A long long stretch of glorious sand and gently shelving warm, warm sea Pomodoro Spiaggia is, so far, untainted by the stains of tourism.  This is where Abruzzo wins.  There is not a single hotel in sight, there are no children's playgrounds, no cocktail bars, no pedalos for hire.  Just sand, sea, sunbathers and a few kite surfers.  

There's a small stretch of beds and umbrellas, a couple of little restaurants serving the most delectable sea food, and that's it.  Just perfect.  And you'd never know it's there.


The beach lies on a very nondescript stretch of road just south of Francavilla al Mare and the only access is under the railway line or through a hole in the fence in Tollo station. 

This is what makes it so exciting.  No smart, decking boardwalks onto a preened beach, but a squeeze through a gap in a fence, or a duck under a very low, very old brick built archway of a tiny railway underpass.  There's  a short walk down a labyrinth of clustered and cluttered houses with narrow dusty walkway.  

And then there are the tomatoes!  Fields and fields of them, and poly tunnel after poly tunnel.  All tatty and cobbled together.  Just love it.

And it's only a half hour's drive from Kokopelli.  Driving through the most glorious, dramatic scenery, along the drivingly green and over grown Foro Valley, past all the vineyards, you leave the mountains of the Majella behind.  Half an hour, that's all it takes from mountains to sea.  Abruzzo.  Never ever fails in her breath taking moments.  Humbled by her raw yet regal beauty.  Utterly unique.  






Thursday, 14 July 2011

Tues 12 July - Kitties, Veggies & A Fly Screen War

OK, so now it's hot, absolutely stunningly stiflingly hot.  And life here has slowed down in respect.  

Kat's kittie, 2 weeks old
Kat's kittens are coming on beautifully.  Their eyes are now open, just, and their tiny little legs can just about support their tubby little bodies so they sort of weebly wobble their drunken way around their box.  Another week and I think we may see a few tentative steps from their world into ours.  That should be amusing.

And the work goes on...
The barn work continues with the guys working relentlessly in this heat.  It can't be easy.  The ducting's been going in for the electrics and the plumbers been doing whatever it is that plumbers do.  The roof is done, the door frames are in and the walls are being plastered.  

Most exciting of all though, has been the delivery of the concrete slabs to start building the grand terrace with the best view in Abruzzo.  Now that I will get very excited about.  The only problem we need to ponder is what to do with all the concrete expanse whilst the hacked down figs and honeysuckle are slowly returning.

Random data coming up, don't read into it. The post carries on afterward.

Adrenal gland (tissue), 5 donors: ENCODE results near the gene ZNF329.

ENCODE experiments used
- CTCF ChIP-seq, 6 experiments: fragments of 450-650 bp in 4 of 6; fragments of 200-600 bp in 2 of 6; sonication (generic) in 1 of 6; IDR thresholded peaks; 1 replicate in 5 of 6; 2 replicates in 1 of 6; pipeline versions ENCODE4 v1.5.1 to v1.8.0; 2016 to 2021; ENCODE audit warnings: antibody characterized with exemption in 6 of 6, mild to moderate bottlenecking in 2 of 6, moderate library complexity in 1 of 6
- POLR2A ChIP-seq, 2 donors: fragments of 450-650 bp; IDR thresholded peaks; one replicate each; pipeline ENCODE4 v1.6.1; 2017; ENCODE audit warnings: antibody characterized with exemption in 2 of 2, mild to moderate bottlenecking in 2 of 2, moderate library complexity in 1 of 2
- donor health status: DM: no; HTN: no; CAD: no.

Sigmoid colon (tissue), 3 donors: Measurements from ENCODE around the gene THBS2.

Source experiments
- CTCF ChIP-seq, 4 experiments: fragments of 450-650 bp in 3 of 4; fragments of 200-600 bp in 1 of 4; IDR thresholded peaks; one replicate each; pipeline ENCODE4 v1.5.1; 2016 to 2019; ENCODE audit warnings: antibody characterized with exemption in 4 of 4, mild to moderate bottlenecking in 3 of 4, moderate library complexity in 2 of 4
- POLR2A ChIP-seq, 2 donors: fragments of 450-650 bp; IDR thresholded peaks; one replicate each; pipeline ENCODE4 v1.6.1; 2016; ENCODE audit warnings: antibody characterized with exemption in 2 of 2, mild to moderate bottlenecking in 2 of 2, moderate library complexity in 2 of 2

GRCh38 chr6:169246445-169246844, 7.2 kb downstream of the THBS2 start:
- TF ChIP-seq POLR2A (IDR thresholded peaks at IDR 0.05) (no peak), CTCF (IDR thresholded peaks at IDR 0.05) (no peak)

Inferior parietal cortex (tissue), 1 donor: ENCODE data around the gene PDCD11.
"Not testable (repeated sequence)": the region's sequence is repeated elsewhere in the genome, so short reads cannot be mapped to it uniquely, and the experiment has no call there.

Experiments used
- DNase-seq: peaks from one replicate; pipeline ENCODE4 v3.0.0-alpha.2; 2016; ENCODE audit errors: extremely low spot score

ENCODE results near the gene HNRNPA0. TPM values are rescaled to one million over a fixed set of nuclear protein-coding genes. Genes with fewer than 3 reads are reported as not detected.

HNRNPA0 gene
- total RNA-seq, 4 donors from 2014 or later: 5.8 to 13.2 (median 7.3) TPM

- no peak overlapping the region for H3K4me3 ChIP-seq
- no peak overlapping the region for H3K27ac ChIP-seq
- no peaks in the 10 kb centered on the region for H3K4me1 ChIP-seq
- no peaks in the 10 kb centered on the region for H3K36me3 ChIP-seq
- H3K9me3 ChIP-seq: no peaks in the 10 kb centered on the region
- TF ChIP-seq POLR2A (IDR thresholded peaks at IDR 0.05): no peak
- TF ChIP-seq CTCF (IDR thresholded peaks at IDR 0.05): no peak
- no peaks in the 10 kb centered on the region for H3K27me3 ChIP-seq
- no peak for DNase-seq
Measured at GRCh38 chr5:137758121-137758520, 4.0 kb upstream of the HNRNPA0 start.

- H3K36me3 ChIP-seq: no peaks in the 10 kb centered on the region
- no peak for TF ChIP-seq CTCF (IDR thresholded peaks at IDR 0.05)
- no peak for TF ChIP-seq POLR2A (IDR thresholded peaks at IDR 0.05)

Delivery of the wall slabs - very exciting!
Now, let me explain.  Because of the gradient difference between the barn and the ground below, the terrace has to be supported by one big massive concrete wall.  Not exactly the look we're going for.  I think its going to be very ugly.  So what to do with it?  Cover with green netting?  Trellis?  Or contact the local art college for any budding wall mural artisans?  I guess, like everything else, when it's up and ready the answer will find it's own way through.



Our veggies are coming on a treat.  Well, as best they can in my unmanured, dry, barren plot that's clearly, as everyone keeps telling me, in the wrong spot.  

The lettuces and rocket are just about keeping up with our voracious desire for fresh, hot peppery leaves every day, the tomatoes are turning red and the courgettes look just beautiful.  The cabbages and cauliflower (no idea which is which) have now, thankfully, grown beyond the bird pecking danger zone, so the orange Sainsbury's plastic bags can come out of the olive trees.  They are, however, attracting rather a lot of very pretty white butterflies.  They do make quite a picture as they flutter in and out of the rows, but I think, as their offspring start to arrive, I might be wishing them further and not oohing and ahhhhing quite so much.  Ho hum.  

Dry, barren & Heath Robinson, but producing!
The peppers and aubergines, however, are still lagging somewhat behind so I'm not too sure what's going on there or what they're waiting for.  The aubergines look like dark purple bullets, unlike Tina's great big bushy things dripping in mahoosive purple bulbous fruit.  Of course I'm not envious, honest (secretly hoping hers will wilt and shrivel).  Our peppers aren't doing much better either with their stunted growth and Neverland flowers - they've been in flower forever!

Other than that, and other than looking very Heath Robinson with all the makeshift canes and supports, I think it's just beautiful and can't wait until the whole garden is one big veggie plot.

The cooking experiments are continuing with the breadmaking having found it's own rhythm, the Nocino liqueur is still being sloshed around everyday (still, frustratingly, got sometime to go before sampling can begin) and the brine soaked walnuts are now ready for pickling.  They look and smell disgusting so I'm not too sure about that one.  The yoghurt, however, looks like it's worked a treat!  Thick, smooth and creamy with a jar of honey at the ready for breakfast. 

As a last update, we finally have mozzie screens over the bedroom doors.  Woo hoo.  Not.  The subject of a summer long, er, 'discussion', in the name of peace, tranquility and not finding myself locked away in some seedy Italian jail as a crazed murderess, I have, finally, relented.  Or rather, after another night of KP leaping naked round the room like a demented wart hog being attacked by a swarm of bees, it was more of a "forcrissakes just get the damned things up!" 

And so he did.  I may now be locked into our bedroom, I may not be able to get out onto my beloved balcony, I may now have to go downstairs, outside, round the back and up the outside stairs to reach my wardrobe, drying room and to put the washing away but, hey, that's fine.  I may also, accidentally of course, walk right into it.  Sometimes I can be so clumsy.  But, hey, that would be fine too.  Tee hee...